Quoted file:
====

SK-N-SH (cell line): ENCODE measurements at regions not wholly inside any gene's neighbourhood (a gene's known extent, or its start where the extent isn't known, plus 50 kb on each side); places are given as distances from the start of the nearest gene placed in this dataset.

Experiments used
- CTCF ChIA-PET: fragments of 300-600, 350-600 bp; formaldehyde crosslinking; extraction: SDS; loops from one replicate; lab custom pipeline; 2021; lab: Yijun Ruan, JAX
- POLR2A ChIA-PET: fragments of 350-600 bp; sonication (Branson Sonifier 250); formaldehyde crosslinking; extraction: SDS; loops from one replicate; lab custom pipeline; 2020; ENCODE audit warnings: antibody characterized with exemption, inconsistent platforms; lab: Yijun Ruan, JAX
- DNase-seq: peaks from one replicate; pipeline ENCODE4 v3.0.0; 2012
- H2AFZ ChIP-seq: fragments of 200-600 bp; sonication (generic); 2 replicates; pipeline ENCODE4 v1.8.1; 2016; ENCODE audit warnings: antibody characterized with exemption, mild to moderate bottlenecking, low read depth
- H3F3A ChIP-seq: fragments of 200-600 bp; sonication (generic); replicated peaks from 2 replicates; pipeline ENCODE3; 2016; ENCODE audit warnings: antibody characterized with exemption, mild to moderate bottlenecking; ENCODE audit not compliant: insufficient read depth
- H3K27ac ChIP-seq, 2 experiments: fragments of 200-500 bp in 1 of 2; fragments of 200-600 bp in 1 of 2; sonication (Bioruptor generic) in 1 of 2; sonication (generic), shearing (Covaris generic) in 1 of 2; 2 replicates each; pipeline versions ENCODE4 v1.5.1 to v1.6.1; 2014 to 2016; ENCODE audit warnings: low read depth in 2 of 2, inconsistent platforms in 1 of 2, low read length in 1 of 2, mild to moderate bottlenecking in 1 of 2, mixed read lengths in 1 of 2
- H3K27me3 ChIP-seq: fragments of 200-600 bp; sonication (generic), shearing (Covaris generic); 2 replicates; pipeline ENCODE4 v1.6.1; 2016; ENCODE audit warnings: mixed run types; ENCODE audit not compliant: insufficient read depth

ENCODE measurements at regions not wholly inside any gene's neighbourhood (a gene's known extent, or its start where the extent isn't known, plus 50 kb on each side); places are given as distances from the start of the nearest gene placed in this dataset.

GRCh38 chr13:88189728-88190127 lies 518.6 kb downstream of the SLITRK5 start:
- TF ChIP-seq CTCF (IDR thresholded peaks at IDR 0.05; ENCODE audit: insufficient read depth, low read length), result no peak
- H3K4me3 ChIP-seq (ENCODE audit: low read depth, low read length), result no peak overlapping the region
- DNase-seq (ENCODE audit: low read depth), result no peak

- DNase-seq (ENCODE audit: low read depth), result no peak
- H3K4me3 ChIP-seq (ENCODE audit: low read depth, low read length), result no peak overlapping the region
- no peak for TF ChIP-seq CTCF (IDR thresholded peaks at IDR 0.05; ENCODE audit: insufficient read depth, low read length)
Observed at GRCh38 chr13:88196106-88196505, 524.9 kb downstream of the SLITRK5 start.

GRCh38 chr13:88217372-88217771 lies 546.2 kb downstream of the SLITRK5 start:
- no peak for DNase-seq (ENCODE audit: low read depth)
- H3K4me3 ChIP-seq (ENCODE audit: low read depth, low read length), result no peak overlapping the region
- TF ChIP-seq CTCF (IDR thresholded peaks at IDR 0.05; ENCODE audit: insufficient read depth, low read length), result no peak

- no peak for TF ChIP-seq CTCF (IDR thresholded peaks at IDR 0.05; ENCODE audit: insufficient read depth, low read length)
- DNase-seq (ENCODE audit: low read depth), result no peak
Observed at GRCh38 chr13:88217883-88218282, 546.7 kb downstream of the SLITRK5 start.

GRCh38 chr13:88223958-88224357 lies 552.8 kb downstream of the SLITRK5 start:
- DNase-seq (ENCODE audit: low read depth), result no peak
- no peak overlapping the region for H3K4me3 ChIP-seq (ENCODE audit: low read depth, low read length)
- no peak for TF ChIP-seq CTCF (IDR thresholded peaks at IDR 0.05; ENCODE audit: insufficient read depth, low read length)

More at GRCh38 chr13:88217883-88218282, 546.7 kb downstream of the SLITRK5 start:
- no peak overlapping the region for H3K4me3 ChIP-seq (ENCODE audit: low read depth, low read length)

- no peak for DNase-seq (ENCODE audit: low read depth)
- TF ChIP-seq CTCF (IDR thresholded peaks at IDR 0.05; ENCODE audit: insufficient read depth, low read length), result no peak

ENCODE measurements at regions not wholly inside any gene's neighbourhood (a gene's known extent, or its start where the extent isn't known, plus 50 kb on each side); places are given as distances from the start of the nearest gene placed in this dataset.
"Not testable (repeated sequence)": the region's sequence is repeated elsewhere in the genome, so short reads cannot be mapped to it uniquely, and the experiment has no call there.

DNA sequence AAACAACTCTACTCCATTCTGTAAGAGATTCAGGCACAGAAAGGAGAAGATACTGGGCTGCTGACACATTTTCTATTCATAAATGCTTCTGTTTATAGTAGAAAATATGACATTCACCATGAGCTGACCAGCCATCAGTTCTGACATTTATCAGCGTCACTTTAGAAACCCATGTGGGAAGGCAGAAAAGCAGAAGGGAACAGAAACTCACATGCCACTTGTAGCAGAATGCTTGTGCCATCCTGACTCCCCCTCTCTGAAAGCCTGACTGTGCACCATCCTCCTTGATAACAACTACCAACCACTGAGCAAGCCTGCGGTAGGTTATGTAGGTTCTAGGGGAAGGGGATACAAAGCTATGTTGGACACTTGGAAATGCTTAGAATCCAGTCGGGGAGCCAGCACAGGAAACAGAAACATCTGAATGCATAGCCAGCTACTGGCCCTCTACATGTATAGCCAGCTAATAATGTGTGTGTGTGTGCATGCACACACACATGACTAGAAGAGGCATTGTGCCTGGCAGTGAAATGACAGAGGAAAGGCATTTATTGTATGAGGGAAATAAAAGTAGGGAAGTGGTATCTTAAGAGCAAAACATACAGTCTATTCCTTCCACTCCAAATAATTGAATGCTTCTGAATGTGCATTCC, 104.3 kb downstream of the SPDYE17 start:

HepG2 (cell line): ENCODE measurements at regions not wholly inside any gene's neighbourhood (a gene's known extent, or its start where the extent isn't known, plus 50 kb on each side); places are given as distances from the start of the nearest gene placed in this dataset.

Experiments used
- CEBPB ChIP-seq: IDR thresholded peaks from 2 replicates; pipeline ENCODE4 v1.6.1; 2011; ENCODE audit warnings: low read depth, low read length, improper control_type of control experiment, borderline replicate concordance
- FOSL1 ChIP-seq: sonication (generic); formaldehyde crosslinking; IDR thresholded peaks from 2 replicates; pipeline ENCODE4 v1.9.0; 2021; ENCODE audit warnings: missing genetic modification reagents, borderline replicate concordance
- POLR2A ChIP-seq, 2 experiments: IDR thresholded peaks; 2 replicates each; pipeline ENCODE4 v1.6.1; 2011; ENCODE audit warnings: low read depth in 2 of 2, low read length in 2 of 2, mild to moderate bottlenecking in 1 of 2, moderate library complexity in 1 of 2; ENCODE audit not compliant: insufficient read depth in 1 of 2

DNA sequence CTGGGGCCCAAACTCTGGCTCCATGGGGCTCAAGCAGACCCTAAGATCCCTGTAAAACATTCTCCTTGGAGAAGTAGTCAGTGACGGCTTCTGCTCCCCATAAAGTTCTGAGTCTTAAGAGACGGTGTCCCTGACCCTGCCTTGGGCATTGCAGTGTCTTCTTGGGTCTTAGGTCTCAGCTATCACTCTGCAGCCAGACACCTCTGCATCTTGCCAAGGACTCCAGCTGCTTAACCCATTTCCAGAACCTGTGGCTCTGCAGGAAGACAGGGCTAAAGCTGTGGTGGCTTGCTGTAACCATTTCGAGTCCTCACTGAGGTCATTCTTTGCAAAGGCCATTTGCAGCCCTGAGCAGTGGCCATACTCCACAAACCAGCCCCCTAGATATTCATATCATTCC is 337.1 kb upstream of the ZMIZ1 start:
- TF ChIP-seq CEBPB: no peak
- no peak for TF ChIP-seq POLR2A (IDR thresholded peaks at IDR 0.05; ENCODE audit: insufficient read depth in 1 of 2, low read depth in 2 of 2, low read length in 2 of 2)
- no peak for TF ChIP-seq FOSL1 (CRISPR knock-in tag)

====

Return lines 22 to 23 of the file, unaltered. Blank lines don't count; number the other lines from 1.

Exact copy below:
- TF ChIP-seq CTCF (IDR thresholded peaks at IDR 0.05; ENCODE audit: insufficient read depth, low read length), result no peak

- no peak for TF ChIP-seq CTCF (IDR thresholded peaks at IDR 0.05; ENCODE audit: insufficient read depth, low read length)